Archive for the ‘WTF’ Category

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Gotta say it

February 5, 2011

In an earlier comment, I wrote that:

we tend to view history through dual lenses of linearity and progress, forgetting that many of our greatest fights suffered deep, deep set-backs–even after we thought they were won.  Given the turn in our nation’s politics as evidenced by last November’s elections, studying up on the South’s reversals after Reconstruction seems unfortunately timely.

I wasn’t expecting rape to be up for redefinition.

For those who missed the uproar this past week, House Republicans introduced the No Taxpayer Funding for Abortion Act, the aim of which is to ban federal funds from being used to subsidize abortions, with a few exceptions.  While not a policy move I agree with, I can respect the effort.

The exceptions are the normal ones–incest, life of the woman is in danger, or forcible rape.  Wait, what?  Forcible rape, you say?  What’s that?

Does that mean that statutory rape or coercive rape–when the victim is underage or unconscious or it can’t be proven that she fought back “quite hard enough”–are no longer always considered “real rape?”

Yep.  But thanks to the quick response of many organizations and individuals from all over the country, the modifier on “rape” has been dropped from the bill.  But the fact that it was up for debate at all is a wearying reminder of the non-linearity of progress.

Rape is defined by lack of consent.  Period.  We shouldn’t ever need to return to that discussion.

The effort by this bill’s authors to create a hierarchy of rape in their attempt to limit abortion is completely unacceptable.

Work on the legislation you feel like you need to work on, friends.  But find another way to do it.  This tactic is not ok now, and it never will be.

Jonas

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Today the Supreme Court will decide whether AT&T is people, too.

January 24, 2011

From my view of the world, corporate personhood (and its continued expansion) causes serious problems–not least of which is it’s application in the Supreme Court decision Citizens United versus the Federal Election Commission.

That said, Dahlia Lithwick does a great job of tracking a small setback in the advance of corporate personhood at the Supreme Court this week.  The whole thing is worth reading; here’s a taste:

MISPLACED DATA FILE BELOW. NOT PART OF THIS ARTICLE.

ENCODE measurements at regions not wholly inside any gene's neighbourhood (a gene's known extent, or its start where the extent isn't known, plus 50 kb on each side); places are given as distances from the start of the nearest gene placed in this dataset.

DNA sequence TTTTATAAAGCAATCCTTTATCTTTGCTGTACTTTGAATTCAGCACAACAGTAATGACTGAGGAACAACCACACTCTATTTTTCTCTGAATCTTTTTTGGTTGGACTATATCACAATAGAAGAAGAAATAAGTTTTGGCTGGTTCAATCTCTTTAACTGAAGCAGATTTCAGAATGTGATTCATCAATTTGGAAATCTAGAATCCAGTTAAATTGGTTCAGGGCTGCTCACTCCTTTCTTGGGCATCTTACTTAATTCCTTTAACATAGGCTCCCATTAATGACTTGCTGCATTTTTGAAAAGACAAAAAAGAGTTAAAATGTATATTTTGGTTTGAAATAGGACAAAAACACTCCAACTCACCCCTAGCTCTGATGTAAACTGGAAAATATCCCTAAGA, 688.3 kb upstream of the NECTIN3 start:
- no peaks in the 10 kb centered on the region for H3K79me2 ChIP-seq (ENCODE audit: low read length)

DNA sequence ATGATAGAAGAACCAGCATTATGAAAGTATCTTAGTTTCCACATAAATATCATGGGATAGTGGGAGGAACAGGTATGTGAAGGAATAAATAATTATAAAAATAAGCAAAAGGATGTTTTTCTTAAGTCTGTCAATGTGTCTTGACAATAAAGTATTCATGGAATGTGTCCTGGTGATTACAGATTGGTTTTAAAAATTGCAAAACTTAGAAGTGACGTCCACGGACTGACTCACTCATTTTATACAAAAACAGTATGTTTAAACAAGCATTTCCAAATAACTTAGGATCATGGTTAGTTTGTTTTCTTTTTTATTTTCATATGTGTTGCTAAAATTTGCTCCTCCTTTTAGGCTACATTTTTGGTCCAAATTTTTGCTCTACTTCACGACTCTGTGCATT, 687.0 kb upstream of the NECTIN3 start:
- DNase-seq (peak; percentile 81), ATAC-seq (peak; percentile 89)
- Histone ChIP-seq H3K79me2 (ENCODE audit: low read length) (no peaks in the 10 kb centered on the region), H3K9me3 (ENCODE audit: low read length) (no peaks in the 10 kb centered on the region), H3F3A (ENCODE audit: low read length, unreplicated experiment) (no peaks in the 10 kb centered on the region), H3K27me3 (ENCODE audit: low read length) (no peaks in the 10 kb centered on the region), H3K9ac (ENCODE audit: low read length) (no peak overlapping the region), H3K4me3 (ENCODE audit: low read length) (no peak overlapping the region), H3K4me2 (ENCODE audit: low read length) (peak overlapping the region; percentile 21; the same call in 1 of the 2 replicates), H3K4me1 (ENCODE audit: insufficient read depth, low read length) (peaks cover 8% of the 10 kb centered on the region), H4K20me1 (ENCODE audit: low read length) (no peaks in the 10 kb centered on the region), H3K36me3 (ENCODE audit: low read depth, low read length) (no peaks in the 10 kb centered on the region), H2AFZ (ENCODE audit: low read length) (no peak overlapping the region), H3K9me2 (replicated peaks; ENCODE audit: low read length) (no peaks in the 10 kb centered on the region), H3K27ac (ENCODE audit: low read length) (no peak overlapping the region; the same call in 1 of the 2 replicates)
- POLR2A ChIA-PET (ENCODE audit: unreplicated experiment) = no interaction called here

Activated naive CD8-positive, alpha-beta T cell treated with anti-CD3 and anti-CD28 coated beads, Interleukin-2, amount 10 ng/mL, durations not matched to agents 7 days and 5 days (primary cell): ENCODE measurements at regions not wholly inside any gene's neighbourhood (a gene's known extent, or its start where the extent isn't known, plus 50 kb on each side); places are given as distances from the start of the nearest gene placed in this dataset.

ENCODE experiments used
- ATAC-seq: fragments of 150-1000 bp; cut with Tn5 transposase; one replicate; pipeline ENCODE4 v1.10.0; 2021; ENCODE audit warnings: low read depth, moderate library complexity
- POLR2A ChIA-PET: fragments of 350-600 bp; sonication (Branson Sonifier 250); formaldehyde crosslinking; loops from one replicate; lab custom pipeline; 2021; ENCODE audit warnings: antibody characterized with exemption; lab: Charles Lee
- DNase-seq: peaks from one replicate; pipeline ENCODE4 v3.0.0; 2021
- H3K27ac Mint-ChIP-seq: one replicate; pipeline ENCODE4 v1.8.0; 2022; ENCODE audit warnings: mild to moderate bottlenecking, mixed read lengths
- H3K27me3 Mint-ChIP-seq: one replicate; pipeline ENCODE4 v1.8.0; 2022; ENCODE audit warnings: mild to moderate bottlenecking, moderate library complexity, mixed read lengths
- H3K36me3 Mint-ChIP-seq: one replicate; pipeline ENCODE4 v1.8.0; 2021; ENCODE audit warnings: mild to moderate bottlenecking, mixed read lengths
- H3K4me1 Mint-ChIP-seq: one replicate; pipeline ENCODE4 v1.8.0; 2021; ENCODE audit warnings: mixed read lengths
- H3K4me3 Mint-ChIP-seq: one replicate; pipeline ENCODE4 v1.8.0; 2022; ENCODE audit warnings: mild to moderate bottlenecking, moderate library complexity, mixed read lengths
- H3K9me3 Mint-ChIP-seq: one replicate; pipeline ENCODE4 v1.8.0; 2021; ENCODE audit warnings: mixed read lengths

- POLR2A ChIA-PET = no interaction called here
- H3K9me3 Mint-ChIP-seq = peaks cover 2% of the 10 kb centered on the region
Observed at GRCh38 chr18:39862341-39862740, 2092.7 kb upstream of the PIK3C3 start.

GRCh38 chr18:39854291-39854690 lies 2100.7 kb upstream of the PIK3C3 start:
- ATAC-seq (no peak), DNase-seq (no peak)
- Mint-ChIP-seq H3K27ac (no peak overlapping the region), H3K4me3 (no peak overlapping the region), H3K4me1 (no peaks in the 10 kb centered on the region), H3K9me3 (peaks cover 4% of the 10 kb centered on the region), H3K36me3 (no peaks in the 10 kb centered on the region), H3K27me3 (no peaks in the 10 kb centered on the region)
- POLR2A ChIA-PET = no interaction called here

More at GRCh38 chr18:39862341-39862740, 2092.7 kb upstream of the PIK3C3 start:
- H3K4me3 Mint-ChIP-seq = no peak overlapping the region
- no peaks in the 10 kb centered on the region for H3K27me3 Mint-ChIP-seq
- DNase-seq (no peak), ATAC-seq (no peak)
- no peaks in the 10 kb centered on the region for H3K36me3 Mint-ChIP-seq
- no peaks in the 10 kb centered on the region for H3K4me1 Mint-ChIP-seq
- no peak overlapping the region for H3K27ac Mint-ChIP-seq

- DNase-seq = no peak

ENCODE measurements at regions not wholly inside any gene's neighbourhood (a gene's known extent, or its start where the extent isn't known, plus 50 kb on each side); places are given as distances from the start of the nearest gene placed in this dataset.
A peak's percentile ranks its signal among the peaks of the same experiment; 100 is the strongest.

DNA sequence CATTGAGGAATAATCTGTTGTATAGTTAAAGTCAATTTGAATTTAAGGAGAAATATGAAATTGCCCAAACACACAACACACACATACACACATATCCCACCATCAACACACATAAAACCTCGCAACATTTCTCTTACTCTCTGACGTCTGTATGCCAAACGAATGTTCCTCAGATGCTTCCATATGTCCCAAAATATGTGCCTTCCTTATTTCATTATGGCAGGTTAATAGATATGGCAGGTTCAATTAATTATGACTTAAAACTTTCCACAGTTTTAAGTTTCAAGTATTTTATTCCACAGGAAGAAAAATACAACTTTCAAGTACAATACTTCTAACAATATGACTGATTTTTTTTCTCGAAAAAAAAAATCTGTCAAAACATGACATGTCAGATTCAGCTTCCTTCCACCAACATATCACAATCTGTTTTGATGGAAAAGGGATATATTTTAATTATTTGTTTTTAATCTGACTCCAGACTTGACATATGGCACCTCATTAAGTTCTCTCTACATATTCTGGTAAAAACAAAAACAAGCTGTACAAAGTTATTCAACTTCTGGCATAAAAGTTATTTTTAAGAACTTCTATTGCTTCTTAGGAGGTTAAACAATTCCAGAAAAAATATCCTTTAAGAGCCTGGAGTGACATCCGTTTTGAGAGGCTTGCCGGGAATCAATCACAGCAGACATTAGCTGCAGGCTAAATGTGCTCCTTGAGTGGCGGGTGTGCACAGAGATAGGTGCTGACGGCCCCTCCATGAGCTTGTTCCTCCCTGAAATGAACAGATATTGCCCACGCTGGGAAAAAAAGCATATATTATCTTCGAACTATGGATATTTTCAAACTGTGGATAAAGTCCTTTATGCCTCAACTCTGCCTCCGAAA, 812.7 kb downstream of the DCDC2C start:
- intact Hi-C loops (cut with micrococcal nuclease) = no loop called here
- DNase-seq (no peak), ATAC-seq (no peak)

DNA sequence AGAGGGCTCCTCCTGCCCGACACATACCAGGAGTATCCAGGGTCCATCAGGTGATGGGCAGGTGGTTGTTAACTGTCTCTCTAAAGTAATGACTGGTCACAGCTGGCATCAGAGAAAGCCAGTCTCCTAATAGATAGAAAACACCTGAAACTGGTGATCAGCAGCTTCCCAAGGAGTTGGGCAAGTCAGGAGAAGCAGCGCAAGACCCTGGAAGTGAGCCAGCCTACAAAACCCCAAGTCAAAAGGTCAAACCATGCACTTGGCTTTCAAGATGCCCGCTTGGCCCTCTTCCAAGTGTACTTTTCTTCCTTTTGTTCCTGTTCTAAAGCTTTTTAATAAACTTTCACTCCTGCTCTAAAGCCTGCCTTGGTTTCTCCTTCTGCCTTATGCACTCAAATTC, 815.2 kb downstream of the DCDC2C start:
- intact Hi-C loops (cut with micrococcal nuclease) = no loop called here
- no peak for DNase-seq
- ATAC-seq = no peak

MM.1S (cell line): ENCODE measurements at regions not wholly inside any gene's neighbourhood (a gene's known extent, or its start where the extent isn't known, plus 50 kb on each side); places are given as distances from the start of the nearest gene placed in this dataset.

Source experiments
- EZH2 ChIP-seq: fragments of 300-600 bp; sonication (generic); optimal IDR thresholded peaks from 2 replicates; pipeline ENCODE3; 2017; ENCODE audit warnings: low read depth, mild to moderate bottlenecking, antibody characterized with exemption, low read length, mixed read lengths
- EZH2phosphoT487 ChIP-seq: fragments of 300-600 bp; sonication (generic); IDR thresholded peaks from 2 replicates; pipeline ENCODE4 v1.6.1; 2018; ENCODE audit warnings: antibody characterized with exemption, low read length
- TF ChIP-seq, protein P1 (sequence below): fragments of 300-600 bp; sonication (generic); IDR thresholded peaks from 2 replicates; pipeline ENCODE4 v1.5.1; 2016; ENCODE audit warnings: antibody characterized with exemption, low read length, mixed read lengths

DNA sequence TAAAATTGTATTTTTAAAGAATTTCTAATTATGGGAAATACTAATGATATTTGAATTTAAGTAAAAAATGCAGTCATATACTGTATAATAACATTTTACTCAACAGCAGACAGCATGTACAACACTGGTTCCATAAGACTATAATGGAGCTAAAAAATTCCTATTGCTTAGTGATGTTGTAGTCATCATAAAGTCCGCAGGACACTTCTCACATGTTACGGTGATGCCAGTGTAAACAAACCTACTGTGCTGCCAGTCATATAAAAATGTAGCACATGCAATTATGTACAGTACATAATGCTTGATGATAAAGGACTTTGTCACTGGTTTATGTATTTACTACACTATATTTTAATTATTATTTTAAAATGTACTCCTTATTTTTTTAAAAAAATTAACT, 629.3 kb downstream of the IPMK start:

But AT&T felt, passionately, that turning over these materials would violate the corporation’s “personal privacy.” One of the exemptions to FOIA—exemption 7(C)—provides that records may be withheld if their release would represent an unwarranted invasion of “personal privacy.” But since this exemption has only ever been invoked to protect human privacy rights, never corporate ones, AT&T has to persuade the courts to extend the right to “personal privacy” to corporations as well as people. So it’s a big day: Because today the Supreme Court will decide whether AT&T is people, too.

Speaking of, I’m interested in all this enough to read more than the Wikipedia article on it.  Does anyone know of a respectable defense of corporate personhood?

Jonas

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[Sigh]

January 21, 2010

From the continuation of the nightmare in Haiti to a devastating Supreme Court decision (more soon) to the Democrats’ inability to pull it together, this has been one hell of a news cycle.

On the upside, nice job, Washington Post.  If only the Democrats could find it in them to do this level of analysis themselves and, I don’t know, turn this narrative to their advantage.

Jonas

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When big agriculture gets really, really big

September 23, 2009

20070615_corn_seeds74115193_18It creates crazy contracts that take away farmers’ rights to privacy, legal action in their own state, and damages beyond the price of the seeds themselves.

And it counts opening a bag of seed as a signature.

Pretty damn unbelievable.

Jonas

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Double bind

September 18, 2009

Turns out, being a victim of relationship violence counts as a pre-existing condition in eight states and the District of Columbia.

Under the cold logic of the insurance industry, it makes perfect sense: If you are in a marriage with someone who has beaten you in the past, you’re more likely to get beaten again than the average person and are therefore more expensive to insure.

In human terms, it’s a second punishment for a victim of domestic violence.

Economic and healthcare consequences if you stay.  And often, economic hardship if you leave.

And that, dear readers, is a double bind.

Jonas